Pre_GI: SWBIT SVG BLASTP

Query: NC_008340:362000 Alkalilimnicola ehrlichei MLHE-1, complete genome

Lineage: Alkalilimnicola ehrlichii; Alkalilimnicola; Ectothiorhodospiraceae; Chromatiales; Proteobacteria; Bacteria

General Information: This chemoautotrophic strain was isolated from Mono Lake in California, which contains arsenic and has high pH and salt concentrations. Arsenite-oxidizing bacterium. Alkalilimnicola ehrlichei is capable of growth with arsenite [As(III)] as the electron donor with nitrate as electron acceptor. It may be responsible for production of arsenate [As(V)] in anoxic lake bottom.

- Sequence; - BLASTP hit: hover for score (Low score = Light, High score = Dark);
- hypothetical protein; - cds: hover for description

BLASTP Alignment.txt

Subject: NC_010516:3807780 Clostridium botulinum B1 str. Okra, complete genome

Lineage: Clostridium botulinum; Clostridium; Clostridiaceae; Clostridiales; Firmicutes; Bacteria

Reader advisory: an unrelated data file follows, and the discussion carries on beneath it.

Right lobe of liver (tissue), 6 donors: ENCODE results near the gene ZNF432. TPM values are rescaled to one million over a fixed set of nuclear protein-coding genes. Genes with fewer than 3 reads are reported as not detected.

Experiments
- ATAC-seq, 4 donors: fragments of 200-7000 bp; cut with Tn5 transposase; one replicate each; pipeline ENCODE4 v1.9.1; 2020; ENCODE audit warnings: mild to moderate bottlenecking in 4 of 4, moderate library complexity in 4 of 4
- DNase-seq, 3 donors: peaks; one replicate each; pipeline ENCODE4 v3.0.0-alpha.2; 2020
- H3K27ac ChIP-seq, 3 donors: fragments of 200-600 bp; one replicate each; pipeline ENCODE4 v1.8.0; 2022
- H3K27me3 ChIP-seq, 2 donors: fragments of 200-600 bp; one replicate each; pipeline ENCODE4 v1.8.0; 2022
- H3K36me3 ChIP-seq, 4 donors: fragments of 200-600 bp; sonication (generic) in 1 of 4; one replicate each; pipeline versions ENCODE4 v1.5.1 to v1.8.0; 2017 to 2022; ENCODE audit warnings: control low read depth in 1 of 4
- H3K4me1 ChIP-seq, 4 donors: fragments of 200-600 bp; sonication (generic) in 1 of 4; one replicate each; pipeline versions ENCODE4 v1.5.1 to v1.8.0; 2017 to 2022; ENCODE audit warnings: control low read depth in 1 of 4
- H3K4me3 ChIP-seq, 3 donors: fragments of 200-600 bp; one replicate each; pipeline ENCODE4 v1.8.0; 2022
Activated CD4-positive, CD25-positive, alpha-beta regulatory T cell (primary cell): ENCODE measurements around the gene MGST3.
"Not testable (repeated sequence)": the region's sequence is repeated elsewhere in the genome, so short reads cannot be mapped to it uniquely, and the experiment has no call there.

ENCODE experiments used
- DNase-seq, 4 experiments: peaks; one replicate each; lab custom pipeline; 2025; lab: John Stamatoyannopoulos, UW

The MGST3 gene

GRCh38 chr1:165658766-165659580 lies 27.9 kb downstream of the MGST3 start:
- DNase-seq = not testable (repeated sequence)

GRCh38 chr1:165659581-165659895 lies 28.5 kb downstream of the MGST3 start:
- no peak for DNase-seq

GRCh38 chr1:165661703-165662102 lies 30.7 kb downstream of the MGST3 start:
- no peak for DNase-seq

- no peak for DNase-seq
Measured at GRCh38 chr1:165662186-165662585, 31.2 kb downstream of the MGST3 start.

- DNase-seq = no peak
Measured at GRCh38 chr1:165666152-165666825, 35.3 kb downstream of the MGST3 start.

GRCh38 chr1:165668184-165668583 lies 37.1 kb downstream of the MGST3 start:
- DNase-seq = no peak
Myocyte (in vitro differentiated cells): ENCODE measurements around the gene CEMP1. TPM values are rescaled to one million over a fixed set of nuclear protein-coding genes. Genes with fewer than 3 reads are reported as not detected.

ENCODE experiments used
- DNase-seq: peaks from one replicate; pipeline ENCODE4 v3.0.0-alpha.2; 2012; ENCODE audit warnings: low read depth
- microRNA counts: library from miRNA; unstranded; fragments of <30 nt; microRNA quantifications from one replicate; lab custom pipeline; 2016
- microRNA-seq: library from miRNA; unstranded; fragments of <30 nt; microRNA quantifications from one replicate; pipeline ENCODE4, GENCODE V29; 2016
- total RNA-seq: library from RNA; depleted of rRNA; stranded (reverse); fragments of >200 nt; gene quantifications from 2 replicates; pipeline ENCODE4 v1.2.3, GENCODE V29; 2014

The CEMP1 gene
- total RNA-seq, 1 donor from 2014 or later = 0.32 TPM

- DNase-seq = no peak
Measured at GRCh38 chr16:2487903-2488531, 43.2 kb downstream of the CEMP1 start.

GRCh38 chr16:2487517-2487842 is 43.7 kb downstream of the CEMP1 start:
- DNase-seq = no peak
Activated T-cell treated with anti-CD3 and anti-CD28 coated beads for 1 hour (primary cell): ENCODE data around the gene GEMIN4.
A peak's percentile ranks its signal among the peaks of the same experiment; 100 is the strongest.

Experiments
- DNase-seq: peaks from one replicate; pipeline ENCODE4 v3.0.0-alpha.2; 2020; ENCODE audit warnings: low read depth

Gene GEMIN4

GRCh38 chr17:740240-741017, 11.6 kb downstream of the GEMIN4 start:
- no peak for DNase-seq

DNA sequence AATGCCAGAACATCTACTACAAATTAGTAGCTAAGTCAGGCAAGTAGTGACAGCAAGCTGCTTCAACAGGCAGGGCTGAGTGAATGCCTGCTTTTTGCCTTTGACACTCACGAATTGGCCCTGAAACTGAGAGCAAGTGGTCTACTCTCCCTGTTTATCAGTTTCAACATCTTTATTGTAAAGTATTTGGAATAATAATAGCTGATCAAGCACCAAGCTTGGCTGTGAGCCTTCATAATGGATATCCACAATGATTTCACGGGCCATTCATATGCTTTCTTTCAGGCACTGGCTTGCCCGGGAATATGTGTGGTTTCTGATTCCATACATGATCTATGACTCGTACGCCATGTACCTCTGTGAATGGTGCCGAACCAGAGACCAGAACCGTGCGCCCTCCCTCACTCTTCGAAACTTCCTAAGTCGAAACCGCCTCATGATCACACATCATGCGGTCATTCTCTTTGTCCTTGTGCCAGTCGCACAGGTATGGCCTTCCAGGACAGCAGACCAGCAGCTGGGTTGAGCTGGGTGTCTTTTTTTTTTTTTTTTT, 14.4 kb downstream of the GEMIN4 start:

General Information: This organism produces one of the most potent and deadly neurotoxins known, a botulinum toxin that prevents the release of acetylcholine at the neuromuscular junction, thereby inhibiting muscle contraction and causing paralysis. In most cases the diseased person dies of asphyxiation as a result of paralysis of chest muscles involved in breathing. The spores are heat-resistant and can survive in inadequately heated, prepared, or processed foods. Spores germinate under favorable conditions (anaerobiosis and substrate-rich environment) and bacteria start propagating very rapidly, producing the toxin.Botulinum toxin, and C. botulinum cells, has been found in a wide variety of foods, including canned ones. Almost any food that has a high pH (above 4.6) can support growth of the bacterium. Honey is the most common vehicle for infection in infants. Food poisoning through C. botulinum is the most frequent type of infection caused by this bacterium. The wound botulism that occurs when C. botulinum infects an individual via an open wound is much rarer and is very similar to tetanus disease. There are several types of botulinum toxin known (type A through type F), all of them being neurotoxic polypeptides. The most common and widely distributed are strains and serovars of C. botulinum that produce type A toxin.